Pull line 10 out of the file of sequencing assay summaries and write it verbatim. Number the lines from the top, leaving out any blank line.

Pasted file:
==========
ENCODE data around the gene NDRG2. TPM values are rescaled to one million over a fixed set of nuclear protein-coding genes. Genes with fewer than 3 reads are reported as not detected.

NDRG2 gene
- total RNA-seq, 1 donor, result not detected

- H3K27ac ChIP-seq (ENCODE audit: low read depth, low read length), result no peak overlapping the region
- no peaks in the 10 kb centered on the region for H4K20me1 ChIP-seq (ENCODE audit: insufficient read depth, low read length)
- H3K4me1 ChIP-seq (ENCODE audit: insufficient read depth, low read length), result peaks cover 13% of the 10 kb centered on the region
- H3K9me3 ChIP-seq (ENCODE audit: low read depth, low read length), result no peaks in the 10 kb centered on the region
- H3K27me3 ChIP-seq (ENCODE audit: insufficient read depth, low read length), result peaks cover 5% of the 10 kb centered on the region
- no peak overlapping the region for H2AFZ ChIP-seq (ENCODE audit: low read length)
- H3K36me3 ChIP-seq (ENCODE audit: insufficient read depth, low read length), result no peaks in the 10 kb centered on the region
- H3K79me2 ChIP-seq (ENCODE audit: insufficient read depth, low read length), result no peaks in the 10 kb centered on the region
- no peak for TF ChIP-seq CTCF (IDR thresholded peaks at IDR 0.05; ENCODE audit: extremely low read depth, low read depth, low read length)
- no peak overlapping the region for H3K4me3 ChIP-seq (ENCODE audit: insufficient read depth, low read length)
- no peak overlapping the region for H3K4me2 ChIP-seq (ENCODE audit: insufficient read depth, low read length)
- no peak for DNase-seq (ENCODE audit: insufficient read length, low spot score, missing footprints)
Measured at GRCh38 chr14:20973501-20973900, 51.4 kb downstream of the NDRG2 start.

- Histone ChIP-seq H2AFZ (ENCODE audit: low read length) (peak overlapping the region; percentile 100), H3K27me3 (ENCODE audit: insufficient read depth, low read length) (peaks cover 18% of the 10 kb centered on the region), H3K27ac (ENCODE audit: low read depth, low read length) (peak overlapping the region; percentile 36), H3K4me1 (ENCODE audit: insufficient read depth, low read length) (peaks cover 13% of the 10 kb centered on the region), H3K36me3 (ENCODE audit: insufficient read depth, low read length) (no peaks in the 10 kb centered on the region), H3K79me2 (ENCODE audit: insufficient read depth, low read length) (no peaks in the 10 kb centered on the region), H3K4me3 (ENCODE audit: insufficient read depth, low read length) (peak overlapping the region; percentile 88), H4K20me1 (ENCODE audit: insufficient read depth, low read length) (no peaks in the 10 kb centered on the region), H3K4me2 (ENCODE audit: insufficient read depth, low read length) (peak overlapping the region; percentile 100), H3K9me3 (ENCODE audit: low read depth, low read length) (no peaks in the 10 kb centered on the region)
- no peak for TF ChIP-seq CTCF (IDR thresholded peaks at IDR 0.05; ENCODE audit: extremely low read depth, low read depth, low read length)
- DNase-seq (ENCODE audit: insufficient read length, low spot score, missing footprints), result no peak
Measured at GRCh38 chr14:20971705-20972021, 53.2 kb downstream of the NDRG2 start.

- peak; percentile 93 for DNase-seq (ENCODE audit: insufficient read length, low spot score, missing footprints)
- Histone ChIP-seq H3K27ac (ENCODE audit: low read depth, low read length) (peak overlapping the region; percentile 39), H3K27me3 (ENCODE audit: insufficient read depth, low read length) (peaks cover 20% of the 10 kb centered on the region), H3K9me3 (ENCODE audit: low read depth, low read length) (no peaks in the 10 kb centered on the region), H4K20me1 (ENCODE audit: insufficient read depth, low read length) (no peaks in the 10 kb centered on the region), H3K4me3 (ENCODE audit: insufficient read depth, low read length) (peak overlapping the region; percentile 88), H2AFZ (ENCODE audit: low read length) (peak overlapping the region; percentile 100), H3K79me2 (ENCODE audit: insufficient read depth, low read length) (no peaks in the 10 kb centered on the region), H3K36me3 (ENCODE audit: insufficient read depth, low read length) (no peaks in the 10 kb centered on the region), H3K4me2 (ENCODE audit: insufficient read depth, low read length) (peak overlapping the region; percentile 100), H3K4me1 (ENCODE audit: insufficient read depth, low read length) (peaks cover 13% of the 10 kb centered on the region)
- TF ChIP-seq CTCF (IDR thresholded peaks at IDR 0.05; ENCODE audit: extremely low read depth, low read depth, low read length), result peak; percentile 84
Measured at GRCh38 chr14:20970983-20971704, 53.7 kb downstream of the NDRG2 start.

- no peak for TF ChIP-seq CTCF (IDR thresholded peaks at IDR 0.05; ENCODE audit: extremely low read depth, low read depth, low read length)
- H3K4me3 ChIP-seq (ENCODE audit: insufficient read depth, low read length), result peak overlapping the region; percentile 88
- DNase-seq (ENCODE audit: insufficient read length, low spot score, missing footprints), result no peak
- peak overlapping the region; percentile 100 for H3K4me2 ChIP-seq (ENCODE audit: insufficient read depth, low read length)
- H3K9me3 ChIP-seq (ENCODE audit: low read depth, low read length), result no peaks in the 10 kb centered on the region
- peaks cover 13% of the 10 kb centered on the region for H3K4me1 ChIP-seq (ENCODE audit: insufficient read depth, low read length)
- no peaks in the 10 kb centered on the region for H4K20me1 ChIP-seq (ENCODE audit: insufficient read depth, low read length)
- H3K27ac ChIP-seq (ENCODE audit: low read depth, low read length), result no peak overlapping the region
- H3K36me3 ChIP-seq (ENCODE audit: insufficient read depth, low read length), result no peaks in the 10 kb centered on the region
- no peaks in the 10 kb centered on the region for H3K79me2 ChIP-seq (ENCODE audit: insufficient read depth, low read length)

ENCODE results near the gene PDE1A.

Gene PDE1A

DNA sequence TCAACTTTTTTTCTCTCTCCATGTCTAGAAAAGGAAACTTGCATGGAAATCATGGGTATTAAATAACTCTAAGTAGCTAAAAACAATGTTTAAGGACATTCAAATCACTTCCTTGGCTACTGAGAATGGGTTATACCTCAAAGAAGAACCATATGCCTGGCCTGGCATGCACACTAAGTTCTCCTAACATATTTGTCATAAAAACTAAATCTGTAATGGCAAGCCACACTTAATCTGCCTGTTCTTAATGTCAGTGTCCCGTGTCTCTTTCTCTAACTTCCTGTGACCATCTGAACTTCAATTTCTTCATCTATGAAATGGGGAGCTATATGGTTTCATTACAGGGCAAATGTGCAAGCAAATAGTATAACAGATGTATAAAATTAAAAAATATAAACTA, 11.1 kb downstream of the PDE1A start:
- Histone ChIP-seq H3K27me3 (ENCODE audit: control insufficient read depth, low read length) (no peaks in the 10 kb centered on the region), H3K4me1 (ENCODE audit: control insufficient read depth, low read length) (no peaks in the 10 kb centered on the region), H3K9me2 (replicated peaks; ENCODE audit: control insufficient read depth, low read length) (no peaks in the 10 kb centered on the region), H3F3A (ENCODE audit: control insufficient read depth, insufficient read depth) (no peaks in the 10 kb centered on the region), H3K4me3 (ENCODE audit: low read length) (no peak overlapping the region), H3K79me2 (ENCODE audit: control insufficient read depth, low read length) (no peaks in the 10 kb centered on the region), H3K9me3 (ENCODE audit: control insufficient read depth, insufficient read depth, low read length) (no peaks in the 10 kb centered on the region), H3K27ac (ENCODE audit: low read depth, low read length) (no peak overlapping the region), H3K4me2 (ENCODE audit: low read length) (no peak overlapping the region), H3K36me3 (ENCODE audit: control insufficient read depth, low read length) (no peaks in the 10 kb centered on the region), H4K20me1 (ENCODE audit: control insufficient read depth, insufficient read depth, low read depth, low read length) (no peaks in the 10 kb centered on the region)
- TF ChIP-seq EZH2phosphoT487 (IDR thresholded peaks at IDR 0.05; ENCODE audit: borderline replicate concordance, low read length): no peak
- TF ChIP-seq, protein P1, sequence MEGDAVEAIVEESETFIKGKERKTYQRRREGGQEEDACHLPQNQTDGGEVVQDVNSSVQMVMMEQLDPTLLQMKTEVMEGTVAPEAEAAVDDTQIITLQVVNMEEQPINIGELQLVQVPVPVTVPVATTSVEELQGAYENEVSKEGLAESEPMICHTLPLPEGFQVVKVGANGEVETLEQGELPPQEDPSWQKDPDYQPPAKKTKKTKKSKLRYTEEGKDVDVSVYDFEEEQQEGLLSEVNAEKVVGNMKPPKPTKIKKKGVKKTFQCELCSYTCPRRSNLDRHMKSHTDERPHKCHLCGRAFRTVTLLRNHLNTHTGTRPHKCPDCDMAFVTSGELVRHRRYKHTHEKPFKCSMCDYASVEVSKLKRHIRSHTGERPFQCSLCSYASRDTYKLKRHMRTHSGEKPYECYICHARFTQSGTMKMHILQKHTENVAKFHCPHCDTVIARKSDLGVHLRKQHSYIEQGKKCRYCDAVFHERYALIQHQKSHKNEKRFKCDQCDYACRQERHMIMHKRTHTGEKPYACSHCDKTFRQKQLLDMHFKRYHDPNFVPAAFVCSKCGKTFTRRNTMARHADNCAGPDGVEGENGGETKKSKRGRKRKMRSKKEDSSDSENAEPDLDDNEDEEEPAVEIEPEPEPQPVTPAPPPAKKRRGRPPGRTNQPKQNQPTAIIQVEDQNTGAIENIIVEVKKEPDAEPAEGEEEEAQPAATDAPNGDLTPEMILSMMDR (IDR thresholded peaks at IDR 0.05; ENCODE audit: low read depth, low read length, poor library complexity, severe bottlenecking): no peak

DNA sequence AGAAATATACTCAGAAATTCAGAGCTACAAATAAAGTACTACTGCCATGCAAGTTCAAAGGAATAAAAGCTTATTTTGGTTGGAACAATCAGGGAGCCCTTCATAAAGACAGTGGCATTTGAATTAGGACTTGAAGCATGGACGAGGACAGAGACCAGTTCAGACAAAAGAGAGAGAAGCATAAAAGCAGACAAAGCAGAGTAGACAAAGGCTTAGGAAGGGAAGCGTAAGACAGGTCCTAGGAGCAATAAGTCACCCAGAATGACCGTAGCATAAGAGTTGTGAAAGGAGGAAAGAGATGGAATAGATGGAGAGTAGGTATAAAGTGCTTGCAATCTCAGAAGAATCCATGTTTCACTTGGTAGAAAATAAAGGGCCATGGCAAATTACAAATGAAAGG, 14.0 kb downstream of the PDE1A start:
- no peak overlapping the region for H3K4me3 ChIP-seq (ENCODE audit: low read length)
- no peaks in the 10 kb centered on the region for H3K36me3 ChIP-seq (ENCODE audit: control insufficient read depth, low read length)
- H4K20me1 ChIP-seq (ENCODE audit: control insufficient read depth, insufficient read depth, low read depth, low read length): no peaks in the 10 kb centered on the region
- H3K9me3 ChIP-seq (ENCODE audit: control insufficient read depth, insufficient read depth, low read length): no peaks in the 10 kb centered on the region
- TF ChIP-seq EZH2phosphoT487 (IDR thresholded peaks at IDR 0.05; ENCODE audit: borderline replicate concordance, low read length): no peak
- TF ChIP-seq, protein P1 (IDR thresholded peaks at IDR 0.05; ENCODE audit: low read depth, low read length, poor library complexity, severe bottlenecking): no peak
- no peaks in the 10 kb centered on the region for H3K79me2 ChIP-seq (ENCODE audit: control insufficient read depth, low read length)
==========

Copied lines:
- H3K36me3 ChIP-seq (ENCODE audit: insufficient read depth, low read length), result no peaks in the 10 kb centered on the region